Just over a year ago, one Fort Yates native would tell you drinking and doing drugs was just the norm.
KX News first met Chelsea Luger in November, just a few months into her road to recovery. Back then, she wasn’t sure she could do it.
Well, a lot has changed since then.
Days ago, Chelsea was able to move out of Hope Manor Sober Living to a home of her very own.
“20 years, you know, of using…and I don’t think I was even ready to be done yet. I think deep down inside, I still wanted to keep doing what I was doing. And even though I wouldn’t admit that out loud, I know that the reservation was there,” she shared.
But the longing to see her kids and be a mother to them once again kept her on the road to recovery.
“Giving them…you know, the love that they need, that they deserve,” Chelsea added.
Through tears, Chelsea’s 10-year-old daughter, Dawson Luger shared, “Every time when I get alone or something, I just pray for…to God, that she would stop doing these things, and I hope that we can live together and that she would never do it again.”
For Chelsea’s kids, Dawson, Shy (11), and Gaige (3), it’s their first day in their new home, reunited as a family.
“I get to have my own room,” Dawson shared excitedly.
But even after being sober for a year, the uphill battle continued for Chelsea. She got turned down time and time again while applying to rent a home for the four of them.
“I was on the phone and I had my little notebook and I’d be writing down these numbers, writing down the month’s rent and the deposit, and then I’d cross it off because they said, ‘No’, or because they don’t accept people with felonies,” she explained.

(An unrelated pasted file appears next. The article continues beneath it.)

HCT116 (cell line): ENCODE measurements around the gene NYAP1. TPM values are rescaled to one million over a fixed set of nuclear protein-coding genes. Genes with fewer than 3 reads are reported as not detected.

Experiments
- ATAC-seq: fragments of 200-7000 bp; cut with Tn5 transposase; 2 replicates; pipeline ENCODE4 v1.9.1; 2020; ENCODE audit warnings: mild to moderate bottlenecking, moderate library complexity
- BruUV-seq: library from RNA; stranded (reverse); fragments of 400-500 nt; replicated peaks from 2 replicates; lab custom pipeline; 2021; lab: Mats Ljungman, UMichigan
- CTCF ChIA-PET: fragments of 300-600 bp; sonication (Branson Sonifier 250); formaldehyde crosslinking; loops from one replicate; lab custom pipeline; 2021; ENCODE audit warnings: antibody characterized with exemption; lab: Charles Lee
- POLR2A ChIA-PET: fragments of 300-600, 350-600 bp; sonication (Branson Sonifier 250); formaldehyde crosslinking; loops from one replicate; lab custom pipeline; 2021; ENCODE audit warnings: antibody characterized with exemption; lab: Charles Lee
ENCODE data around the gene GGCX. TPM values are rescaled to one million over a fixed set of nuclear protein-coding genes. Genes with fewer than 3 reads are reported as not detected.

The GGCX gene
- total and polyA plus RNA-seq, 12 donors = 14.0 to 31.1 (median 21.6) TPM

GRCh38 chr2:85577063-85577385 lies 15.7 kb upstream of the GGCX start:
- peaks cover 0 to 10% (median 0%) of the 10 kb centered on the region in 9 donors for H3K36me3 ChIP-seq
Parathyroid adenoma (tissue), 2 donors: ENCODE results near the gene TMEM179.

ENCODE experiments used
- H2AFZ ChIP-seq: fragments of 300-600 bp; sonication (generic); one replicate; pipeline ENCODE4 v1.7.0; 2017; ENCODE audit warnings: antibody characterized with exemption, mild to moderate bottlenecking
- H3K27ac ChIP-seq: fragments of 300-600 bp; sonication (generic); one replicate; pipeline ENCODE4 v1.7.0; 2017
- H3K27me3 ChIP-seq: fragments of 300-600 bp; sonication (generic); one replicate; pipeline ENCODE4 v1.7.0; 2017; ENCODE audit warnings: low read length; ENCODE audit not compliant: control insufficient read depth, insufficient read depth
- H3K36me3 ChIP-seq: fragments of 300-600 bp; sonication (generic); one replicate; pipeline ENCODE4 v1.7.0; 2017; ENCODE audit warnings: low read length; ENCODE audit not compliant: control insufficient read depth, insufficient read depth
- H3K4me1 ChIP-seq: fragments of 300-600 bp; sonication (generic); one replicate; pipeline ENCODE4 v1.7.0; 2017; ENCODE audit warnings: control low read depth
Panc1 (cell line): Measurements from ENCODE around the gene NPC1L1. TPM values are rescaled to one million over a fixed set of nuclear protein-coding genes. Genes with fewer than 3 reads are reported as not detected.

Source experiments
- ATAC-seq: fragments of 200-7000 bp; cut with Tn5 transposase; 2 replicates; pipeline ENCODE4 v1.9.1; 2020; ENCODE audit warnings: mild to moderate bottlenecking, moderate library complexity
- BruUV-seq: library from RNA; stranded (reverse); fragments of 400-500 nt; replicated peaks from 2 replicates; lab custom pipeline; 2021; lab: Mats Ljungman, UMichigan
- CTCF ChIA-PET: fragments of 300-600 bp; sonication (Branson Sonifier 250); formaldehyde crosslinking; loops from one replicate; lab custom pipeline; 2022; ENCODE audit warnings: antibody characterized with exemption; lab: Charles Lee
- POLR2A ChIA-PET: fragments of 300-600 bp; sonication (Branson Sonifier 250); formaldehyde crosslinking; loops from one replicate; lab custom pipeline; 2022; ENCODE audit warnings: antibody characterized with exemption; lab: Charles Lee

Then, there was a glimmer of hope.
“I had just enough pieces of paper on my notebook that I could call one more place, so I was looking online and stuff, and I found this house,” Chelsea said. “And the owner of the house wanted to meet me, so we met and we talked. She had never rented to a person with a background like mine before. You know, so that was a miracle. That alone was like, ‘She’s going to give me a chance’, you know?”
Chelsea is seeing those all around her regain their trust in her: her mom, her kids and her probation officer.
“About a month ago or so she said to me, ‘I trust you’, and that was a lot. And it’s just really cool what being sober and being in recovery and actually changing your life; and changing the way you see people and changing the way you see the world, how much it can change your life,” she shared.
Come Aug. 2, Chelsea will be finished with supervised probation, and done cycling through the system for the first time in 15 years.
She says she’s confident in her recovery, knowing there’s a group of women at Hope Manor who will have her back, and support her from here on out.